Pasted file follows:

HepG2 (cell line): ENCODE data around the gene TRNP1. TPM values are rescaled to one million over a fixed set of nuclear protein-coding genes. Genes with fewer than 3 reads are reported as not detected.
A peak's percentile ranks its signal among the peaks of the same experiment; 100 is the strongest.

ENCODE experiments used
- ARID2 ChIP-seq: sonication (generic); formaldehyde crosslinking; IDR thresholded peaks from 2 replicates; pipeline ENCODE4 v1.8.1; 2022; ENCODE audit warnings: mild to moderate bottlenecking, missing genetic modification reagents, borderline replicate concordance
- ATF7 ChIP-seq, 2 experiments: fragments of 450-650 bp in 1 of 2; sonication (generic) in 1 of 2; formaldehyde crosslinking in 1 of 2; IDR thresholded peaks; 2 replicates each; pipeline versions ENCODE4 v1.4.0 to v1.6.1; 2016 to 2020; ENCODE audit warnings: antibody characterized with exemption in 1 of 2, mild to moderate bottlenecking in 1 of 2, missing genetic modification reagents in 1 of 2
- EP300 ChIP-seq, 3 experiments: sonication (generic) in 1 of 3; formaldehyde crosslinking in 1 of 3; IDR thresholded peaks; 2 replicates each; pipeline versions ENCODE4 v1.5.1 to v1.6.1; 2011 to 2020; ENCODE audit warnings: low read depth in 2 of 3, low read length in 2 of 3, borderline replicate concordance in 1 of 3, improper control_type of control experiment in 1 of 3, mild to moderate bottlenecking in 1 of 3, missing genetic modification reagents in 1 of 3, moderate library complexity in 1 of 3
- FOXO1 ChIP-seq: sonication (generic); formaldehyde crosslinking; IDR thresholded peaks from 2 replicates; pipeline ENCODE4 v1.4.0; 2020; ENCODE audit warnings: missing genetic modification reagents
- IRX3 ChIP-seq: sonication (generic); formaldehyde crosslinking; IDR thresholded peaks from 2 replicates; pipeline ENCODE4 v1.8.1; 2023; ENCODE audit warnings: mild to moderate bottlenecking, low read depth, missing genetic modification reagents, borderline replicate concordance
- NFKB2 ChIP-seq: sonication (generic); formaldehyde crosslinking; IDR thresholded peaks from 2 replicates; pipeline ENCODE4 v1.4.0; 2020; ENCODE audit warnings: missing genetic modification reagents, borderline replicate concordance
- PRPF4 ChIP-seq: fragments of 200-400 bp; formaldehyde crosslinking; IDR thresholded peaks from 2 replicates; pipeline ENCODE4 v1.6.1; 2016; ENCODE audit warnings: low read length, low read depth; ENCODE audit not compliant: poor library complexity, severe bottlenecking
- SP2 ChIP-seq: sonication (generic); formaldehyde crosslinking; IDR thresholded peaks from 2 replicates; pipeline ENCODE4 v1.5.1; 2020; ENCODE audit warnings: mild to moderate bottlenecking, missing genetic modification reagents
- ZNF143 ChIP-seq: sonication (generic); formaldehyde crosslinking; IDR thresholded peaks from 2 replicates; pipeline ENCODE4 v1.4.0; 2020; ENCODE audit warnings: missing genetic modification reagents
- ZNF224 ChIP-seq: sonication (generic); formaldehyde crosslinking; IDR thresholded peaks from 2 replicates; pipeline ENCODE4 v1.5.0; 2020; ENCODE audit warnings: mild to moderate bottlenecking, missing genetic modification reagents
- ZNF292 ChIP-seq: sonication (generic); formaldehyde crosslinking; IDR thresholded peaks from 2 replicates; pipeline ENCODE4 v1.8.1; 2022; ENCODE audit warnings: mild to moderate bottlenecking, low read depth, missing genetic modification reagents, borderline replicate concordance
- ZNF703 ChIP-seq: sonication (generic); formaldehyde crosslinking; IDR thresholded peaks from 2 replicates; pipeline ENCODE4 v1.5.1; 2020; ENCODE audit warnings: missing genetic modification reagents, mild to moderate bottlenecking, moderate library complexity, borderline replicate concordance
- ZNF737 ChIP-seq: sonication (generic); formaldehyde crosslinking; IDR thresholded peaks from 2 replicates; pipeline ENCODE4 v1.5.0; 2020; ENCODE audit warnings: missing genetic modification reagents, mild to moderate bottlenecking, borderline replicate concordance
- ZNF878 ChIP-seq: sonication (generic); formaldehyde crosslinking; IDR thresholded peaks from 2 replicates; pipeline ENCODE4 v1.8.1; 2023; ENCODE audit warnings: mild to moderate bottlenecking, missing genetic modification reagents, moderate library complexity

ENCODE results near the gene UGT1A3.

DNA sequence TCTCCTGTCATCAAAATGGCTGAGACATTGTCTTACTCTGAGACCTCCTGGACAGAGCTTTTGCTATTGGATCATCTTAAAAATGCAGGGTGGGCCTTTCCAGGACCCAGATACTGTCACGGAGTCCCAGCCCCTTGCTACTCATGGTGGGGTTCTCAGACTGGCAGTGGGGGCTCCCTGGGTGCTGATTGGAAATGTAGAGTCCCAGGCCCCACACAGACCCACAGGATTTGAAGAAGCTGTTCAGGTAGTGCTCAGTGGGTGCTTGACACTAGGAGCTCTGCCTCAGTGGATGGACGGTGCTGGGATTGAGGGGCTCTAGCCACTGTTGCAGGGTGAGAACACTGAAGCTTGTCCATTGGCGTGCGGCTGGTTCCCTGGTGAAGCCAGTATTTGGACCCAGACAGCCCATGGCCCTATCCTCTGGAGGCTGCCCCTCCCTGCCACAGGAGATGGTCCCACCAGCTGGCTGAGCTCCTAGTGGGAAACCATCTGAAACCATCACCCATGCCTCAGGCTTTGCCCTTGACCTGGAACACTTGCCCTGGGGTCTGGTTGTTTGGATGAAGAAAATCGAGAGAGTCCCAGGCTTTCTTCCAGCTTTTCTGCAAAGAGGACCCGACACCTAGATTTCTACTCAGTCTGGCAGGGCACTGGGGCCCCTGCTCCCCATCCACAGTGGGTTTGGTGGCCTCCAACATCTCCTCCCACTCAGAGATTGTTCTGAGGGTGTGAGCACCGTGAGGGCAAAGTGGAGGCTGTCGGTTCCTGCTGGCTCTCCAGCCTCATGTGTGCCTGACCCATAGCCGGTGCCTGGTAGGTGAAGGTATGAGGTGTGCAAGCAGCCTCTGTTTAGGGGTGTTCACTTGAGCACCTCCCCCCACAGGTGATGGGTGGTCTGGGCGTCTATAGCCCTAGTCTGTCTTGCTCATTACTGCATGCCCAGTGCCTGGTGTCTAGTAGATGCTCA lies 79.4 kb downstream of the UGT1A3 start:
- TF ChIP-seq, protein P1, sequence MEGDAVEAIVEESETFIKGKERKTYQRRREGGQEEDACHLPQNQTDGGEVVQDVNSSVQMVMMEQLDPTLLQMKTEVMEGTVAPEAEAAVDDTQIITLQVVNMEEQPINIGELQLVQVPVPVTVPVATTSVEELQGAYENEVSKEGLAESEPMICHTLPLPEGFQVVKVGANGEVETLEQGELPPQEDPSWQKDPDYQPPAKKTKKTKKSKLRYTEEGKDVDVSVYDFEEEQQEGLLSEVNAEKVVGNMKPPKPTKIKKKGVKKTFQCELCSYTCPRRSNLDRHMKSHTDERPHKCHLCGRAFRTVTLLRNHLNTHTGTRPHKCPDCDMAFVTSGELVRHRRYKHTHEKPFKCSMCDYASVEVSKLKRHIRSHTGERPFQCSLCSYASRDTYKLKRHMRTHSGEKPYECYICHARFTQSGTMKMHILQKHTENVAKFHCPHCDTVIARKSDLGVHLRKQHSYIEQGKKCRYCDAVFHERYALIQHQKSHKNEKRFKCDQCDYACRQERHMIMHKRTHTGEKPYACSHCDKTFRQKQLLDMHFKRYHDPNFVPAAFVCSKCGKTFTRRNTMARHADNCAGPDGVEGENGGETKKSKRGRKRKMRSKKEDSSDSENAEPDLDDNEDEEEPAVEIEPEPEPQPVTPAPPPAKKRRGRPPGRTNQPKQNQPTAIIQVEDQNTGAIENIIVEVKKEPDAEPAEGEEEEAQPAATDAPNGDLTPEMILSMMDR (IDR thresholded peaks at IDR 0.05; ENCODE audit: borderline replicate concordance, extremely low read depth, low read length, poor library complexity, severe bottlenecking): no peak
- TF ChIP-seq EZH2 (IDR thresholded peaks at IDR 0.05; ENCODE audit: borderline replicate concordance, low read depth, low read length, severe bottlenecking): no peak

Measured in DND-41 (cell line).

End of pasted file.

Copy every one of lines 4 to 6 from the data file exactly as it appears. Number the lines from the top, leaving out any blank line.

- ARID2 ChIP-seq: sonication (generic); formaldehyde crosslinking; IDR thresholded peaks from 2 replicates; pipeline ENCODE4 v1.8.1; 2022; ENCODE audit warnings: mild to moderate bottlenecking, missing genetic modification reagents, borderline replicate concordance
- ATF7 ChIP-seq, 2 experiments: fragments of 450-650 bp in 1 of 2; sonication (generic) in 1 of 2; formaldehyde crosslinking in 1 of 2; IDR thresholded peaks; 2 replicates each; pipeline versions ENCODE4 v1.4.0 to v1.6.1; 2016 to 2020; ENCODE audit warnings: antibody characterized with exemption in 1 of 2, mild to moderate bottlenecking in 1 of 2, missing genetic modification reagents in 1 of 2
- EP300 ChIP-seq, 3 experiments: sonication (generic) in 1 of 3; formaldehyde crosslinking in 1 of 3; IDR thresholded peaks; 2 replicates each; pipeline versions ENCODE4 v1.5.1 to v1.6.1; 2011 to 2020; ENCODE audit warnings: low read depth in 2 of 3, low read length in 2 of 3, borderline replicate concordance in 1 of 3, improper control_type of control experiment in 1 of 3, mild to moderate bottlenecking in 1 of 3, missing genetic modification reagents in 1 of 3, moderate library complexity in 1 of 3